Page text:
This is Part 3 of The History of WIKZ


During the late 80s and early 90s, the Top 40 format was changing. Many of the pop superstars that drove listening in the early 80s were no longer putting out hit music. The country format had experienced a great resurgence and the music being released to top 40 was no longer mass appeal. It was either rap or grunge, appealing to the very young or it was the more traditional Rod Stewart, Bryan Adams or Elton John , for the older segment. The Top 40 format was in trouble nationally, and stations were dropping the format in droves. In an effort to breathe more life into the format and the station, in March of 1991, Z-95 began promoting that a change was coming . On the 12th at Noon, Z-95, became Country 95, then two hours later, E-Z95, followed by classic rock, comedy, disco and then oldies before returning to Top 40 the next day at noon. The stunt generated a lot of talk and actually pumped up the ratings in the Spring of 1991, but the numbers did not hold. The country was also in a post Gulf war recession, which was making things more difficult on the money side. After much consideration from ownership, the decision was made drop the Top 40 format.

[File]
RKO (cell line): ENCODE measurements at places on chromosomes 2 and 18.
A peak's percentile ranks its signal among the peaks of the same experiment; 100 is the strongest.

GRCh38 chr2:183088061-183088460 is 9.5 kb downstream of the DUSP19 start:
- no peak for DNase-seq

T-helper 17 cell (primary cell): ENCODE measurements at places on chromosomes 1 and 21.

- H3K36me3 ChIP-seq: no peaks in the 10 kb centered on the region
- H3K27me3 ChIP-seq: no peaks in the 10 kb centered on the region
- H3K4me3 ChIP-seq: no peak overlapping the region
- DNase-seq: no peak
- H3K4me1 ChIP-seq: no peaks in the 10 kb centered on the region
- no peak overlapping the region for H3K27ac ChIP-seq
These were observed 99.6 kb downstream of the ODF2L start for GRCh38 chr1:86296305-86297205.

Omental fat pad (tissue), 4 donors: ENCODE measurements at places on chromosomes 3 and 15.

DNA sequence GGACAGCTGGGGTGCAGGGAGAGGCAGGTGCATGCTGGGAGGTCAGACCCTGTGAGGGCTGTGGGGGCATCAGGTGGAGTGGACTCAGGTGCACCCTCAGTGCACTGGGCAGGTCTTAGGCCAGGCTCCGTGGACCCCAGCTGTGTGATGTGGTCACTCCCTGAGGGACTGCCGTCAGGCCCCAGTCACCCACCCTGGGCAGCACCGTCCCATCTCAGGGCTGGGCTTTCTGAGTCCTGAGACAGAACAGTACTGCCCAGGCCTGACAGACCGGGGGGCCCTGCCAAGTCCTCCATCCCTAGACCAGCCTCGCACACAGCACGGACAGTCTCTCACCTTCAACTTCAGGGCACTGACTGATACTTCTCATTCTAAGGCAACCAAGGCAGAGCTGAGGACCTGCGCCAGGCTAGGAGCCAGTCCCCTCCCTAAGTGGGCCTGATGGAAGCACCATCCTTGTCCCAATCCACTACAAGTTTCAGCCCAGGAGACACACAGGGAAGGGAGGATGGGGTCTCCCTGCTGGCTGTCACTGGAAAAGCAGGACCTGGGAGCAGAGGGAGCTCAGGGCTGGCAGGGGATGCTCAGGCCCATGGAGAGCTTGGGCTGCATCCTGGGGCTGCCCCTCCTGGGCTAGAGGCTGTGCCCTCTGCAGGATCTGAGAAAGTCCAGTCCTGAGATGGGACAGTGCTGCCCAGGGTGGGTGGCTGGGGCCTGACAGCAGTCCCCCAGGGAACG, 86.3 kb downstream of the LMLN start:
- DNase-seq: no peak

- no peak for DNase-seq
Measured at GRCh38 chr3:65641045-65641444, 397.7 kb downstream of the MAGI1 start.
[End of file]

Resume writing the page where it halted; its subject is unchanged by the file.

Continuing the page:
The Top 5 Songs from Z-95;s last week of Top 40
February 25, 1992
1. To Be With You Mr. Big
2. I'm Too Sexy Right Said Fred
3. I Love Your Smile Shanice
4. Tell Me Want You Want  Tevin Campbell
5. Good For Me Amy Grant


After nearly 15 years as a Top 40 radio station, the last 8 as Z-95, the decision to change format was a blow to much of the staff. We felt as if we were losing a family member. In order to gain ratings, particularly in the 25-54 demographic, the decision was to make WIKZ a soft rock adult contemporary station. The station was in many ways an exact opposite of Z-95. It played very few current hit songs, the artists that were played were of the Michael Bolton, Elton John, Phil Collins and Kenny G. variety. The artist roster later evolved to include Kenny Rogers, Neil Diamond, and Barbra Streisand. There were no contests or promotions, very little personality, and no energy. The word 'sterile' might have been used to describe the station. It was a radio station designed simply to be background music for offices. Initially, the novelty of the new radio station did what it was intended to do: bring in 25-54 listeners who listened at work. After a year and the newness had worn off, the ratings began to see-saw. In two years, the station wasn't even performing as well as it had during its last years as a Top 40. It was time for another change.

Part 4 of The History of WIKZ